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Poetry and Art of New York: World War II to Present

ENGL 088.001

The figure of the poet in contemplative isolation becomes in the transition from romanticism to modernism  the urban observer, a figure at the crux of artistic collaboration in the urban crucible, mingling influentially with painters, emergent filmmakers, dancers. This class will take New York City as a case study, investigating the idea of urban space as a motor and muse for artistic and poetic practice. We’ll begin with Whitman, Hart Crane, the Algonquin, Langston Hughes. We’ll look at institutions temporary, ad hoc, governmental, and otherwise financed. We'll study collaborative and individual work that might have happened nowhere else, from the painters and poets given the label of the  “New York School,”  Jackson Pollock to Frank O’Hara to Alice Notley to Joe Brainard. We'll consider the impact of figures such as John Cage, Merce Cunningham, Andy Warhol, Jonas Mekas, Audre Lorde, Robert Smithson, Allan Kaprow, Patti Smith, Eileen Myles. We’ll read Rem Koolhaus’s Delirious New York as well as critical urban studies and give critical consideration to the city’s promise that continues to pull aspiring writers and artists to tiny apartments in the boroughs. Students will be responsible for short reflection papers, a presentation, a field trip, and final research projects that will work together to map the city over time. No previous experience required.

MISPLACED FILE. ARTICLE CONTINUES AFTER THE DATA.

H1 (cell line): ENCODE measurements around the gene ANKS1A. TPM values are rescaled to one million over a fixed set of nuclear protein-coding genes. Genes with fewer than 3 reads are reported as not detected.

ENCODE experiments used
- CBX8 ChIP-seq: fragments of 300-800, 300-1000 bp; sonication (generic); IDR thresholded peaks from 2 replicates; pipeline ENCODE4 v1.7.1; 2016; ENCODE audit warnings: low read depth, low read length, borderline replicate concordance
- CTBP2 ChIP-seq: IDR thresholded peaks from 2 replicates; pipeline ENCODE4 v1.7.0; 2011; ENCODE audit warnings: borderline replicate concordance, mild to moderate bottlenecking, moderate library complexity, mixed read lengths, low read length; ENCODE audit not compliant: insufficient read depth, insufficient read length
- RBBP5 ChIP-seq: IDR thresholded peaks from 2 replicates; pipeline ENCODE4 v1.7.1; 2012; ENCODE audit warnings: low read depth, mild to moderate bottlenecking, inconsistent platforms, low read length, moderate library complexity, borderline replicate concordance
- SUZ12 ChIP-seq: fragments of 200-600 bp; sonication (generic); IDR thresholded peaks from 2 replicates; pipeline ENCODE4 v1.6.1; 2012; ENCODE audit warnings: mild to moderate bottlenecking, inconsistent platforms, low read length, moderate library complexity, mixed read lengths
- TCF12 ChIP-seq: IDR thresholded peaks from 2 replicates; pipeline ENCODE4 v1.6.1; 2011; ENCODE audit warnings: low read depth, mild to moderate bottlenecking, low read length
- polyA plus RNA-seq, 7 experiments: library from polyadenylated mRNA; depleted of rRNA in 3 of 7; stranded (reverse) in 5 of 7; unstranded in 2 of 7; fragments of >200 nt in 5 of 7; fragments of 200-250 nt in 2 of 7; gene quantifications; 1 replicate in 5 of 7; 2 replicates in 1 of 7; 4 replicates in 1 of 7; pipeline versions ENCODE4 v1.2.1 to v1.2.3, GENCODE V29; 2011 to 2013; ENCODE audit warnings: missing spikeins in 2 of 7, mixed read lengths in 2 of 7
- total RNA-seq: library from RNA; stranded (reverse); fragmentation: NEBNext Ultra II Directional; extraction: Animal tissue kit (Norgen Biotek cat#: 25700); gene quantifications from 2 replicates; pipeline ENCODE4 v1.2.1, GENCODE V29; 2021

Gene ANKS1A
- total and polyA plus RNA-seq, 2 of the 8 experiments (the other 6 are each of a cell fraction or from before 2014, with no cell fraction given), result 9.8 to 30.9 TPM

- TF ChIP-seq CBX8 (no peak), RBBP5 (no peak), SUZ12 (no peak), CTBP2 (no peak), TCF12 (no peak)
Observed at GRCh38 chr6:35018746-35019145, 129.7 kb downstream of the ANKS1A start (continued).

fulfills requirements
Sector 1: Theory and Poetics of the Standard Major